Collaboration, Consultation and Conflict: the process of change in a teaching department
WYN BRAMLEY & PETER WOOD, University College London
Agreed change in the undergraduate teaching programme of any large department should take account of the wider constraints which affect staff attitudes to teaching. These can be explored through various types of group discussion. The example of recent changes in the geography department at University College London is used to illustrate the application of Group Analytic principles in an attempt to improve discussion about teaching aims.
The Use of Self-Produced Video Material in First Year Undergraduate Practical Classes
J. WHITELEGG, University of Lancaster
During a three week experimental period in 1980/81 the presentations for geography first year undergraduate practicals were pre-recorded on video cassettes with associated illustrative material. The article describes the experiment and its results in terms of the problems and advantages of video cassette recordings and student reaction to video as opposed to 'live' presentation.
An Introduction to the Interpretation of Pleistocene Sedimentary Sequences: a short programme of laboratory practical work
RICHARD A. SHAKESBY & NICHOLAS STEPHENS, University College of Swansea
Students at the early stages of a degree course lack sufficient fieldwork time for the effective investigation of Pleistocene phenomena. In response to this problem, a short programme of laboratory practical work has been developed which introduces some of the techniques that might be applied, and geomorphological inferences that might be drawn, from analyses of exposures in Pleistocene sediments. Two 'desk' exercises are presented in detail, following a description of how these and other tasks fit into the overall programme.
Geography in a Developing Country: the case of the University of Dar es Salaam, Tanzania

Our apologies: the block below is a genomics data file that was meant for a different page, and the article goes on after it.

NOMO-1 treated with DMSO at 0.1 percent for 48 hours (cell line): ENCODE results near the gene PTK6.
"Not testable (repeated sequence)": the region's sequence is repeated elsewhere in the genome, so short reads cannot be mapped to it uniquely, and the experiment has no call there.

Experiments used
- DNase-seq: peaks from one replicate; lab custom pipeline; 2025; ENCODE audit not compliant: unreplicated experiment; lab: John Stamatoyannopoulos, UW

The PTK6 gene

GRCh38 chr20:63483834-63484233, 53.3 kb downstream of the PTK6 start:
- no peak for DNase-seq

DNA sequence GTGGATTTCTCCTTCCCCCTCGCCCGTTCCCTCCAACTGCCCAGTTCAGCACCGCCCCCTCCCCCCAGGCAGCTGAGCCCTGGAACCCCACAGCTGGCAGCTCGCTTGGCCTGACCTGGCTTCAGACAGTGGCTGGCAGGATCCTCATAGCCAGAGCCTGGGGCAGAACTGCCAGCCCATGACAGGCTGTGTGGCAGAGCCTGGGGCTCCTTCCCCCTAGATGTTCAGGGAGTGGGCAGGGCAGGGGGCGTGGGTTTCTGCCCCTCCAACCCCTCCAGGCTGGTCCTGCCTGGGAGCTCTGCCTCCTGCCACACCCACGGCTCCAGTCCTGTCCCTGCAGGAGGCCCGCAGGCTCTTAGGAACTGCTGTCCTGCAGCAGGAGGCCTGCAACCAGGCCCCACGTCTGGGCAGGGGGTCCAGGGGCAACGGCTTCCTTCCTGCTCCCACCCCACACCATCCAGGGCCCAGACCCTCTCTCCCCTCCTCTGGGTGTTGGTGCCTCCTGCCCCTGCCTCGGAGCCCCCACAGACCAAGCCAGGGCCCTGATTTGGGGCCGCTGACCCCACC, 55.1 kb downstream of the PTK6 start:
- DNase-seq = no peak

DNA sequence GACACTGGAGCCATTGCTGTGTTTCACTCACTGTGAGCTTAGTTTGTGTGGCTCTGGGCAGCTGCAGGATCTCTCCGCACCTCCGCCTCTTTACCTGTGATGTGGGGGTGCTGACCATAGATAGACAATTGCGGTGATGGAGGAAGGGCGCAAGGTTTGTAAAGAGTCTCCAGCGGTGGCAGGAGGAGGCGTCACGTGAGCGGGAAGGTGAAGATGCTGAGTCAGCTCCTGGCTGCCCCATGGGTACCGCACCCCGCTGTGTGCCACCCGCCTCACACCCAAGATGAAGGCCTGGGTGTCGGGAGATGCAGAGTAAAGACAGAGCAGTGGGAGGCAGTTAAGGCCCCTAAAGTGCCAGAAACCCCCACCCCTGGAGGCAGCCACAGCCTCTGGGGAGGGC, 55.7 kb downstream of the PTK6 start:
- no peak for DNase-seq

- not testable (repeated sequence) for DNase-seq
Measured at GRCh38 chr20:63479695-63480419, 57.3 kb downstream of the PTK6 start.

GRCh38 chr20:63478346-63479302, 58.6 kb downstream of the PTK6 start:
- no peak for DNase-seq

JOHN BRIGGS, University of Glasgow
ALEX GRAY, formerly University of Dar es Salaam
University education in Tanzania is designed to meet the needs of a poor, developing country and is based on the principle that educational systems exist to serve society. The geography course at the University of Dar es Salaam is designed with these ends in mind, and produces two types of career-orientated graduates, Resource Assessors and Secondary School geography teachers. Problems are inevitable in administering a structure such as this, but its strength lies in the fact that geography can contribute to the development process in a country like Tanzania.
Geography in Higher Education in China
CHUN-FEN LEE & JIANZHONG TANG, Shanghai Normal University
Chinese geography expanded rapidly after liberation in 1949. Specialised scientific workers are trained in comprehensive universities; teaching colleges and universities produce school teachers.
Since 1976 there has been a vigorous effort to improve geographical teaching and research. The major problems being tackled include the separation of Physical and Human Geography, the neglect of Human Geography, a lack of breadth in geographical training and the low status of Geography in schools.
Page created 26 November 1997